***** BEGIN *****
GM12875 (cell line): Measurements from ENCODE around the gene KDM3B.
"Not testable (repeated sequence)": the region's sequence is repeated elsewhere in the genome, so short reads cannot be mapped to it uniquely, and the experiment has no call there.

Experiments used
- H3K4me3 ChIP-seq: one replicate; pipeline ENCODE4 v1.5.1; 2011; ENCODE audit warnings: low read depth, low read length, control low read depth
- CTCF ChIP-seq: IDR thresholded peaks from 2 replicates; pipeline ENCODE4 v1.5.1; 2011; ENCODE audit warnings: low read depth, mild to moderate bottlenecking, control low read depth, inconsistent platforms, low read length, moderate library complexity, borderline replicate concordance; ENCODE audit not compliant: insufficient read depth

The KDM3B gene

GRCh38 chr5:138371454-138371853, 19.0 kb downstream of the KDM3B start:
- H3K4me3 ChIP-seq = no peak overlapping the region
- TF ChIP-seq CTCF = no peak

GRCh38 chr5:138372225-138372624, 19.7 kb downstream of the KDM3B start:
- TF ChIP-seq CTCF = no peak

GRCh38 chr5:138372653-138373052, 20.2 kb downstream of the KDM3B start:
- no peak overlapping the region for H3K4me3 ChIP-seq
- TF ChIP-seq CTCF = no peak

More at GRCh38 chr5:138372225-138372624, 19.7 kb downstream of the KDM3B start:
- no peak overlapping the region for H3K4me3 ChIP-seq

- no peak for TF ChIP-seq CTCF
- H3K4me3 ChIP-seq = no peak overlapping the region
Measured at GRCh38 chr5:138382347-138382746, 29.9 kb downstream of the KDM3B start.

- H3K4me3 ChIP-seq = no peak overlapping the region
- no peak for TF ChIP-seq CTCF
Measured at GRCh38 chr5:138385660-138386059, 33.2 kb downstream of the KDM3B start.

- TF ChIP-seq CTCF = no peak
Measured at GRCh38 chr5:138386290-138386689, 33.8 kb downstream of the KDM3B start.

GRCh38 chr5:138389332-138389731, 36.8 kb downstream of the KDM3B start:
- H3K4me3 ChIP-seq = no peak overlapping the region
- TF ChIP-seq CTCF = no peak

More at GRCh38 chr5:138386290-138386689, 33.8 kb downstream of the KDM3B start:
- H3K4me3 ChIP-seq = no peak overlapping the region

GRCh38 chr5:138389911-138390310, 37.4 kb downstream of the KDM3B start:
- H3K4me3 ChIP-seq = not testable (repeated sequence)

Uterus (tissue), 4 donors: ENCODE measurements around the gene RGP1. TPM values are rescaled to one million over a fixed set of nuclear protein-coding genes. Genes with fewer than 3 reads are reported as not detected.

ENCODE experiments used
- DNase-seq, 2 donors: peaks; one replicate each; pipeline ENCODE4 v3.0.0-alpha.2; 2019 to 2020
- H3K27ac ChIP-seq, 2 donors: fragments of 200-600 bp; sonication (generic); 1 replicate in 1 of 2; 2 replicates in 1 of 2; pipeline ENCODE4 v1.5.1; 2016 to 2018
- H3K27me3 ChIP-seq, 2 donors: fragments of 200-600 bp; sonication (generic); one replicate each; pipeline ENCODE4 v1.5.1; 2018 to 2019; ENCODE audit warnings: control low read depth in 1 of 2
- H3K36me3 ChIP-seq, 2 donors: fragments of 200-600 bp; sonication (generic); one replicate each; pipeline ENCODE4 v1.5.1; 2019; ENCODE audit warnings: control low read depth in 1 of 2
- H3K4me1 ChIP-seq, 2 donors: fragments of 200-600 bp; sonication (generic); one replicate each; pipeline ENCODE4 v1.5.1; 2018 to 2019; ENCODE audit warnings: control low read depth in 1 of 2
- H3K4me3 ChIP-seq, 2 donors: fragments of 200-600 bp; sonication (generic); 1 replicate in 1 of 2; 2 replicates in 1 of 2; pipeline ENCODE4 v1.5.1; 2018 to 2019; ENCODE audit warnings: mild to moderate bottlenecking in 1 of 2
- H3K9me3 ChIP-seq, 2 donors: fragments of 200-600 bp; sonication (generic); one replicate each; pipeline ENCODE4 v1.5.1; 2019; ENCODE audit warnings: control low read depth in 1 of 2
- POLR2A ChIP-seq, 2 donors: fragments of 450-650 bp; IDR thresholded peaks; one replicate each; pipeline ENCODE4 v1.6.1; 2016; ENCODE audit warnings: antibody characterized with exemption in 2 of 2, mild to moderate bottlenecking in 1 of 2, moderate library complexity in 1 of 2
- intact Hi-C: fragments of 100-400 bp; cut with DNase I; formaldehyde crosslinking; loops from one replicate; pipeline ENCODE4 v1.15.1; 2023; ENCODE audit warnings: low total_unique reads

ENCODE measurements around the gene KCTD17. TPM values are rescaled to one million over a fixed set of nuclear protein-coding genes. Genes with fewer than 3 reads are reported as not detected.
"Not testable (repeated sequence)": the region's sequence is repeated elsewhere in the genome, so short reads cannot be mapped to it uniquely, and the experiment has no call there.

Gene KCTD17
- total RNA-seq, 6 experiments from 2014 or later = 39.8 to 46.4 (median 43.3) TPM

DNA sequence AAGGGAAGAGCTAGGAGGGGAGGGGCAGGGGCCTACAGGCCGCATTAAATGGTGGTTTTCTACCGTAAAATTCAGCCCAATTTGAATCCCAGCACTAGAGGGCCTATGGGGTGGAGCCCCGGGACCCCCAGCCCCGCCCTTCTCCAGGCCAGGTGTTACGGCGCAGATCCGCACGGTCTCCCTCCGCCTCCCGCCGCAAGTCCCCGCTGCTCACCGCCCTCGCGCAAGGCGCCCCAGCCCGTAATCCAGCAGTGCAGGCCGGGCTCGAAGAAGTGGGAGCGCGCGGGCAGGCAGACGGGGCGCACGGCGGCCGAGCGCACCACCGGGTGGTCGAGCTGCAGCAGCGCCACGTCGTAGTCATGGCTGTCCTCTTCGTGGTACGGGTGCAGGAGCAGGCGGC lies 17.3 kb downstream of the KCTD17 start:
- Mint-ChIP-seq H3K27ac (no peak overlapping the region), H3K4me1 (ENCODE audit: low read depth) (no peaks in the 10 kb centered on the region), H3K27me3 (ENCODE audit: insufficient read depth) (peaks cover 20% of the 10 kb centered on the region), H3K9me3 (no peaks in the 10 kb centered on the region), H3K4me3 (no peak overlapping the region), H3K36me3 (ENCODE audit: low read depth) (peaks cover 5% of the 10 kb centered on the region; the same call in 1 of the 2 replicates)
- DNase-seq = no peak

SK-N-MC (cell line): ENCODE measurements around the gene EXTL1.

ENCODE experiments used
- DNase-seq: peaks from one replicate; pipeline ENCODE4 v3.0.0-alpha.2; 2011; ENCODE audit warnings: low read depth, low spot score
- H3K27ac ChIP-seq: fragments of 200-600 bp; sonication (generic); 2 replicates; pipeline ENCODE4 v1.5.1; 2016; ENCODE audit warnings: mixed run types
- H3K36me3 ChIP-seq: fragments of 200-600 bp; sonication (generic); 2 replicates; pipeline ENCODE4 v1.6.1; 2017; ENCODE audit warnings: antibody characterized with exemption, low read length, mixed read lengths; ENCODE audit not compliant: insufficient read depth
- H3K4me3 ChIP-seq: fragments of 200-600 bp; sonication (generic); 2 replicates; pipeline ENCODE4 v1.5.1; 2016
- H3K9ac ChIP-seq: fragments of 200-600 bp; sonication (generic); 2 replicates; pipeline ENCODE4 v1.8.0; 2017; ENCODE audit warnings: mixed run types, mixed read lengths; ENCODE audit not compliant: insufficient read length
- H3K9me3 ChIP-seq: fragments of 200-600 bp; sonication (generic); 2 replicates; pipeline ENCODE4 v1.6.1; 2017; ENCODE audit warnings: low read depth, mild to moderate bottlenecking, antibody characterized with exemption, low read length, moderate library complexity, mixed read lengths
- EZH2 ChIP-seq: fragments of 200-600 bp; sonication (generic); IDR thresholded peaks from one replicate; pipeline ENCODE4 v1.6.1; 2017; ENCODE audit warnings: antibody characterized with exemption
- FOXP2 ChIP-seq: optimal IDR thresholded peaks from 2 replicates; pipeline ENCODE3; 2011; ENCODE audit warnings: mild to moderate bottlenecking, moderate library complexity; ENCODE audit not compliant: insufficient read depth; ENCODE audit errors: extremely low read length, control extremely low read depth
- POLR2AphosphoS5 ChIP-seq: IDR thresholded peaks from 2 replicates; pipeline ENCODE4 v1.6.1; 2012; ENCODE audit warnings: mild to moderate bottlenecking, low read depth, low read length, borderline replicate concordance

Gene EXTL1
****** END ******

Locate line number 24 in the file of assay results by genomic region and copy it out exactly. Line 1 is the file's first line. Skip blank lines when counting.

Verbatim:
Measured at GRCh38 chr5:138386290-138386689, 33.8 kb downstream of the KDM3B start.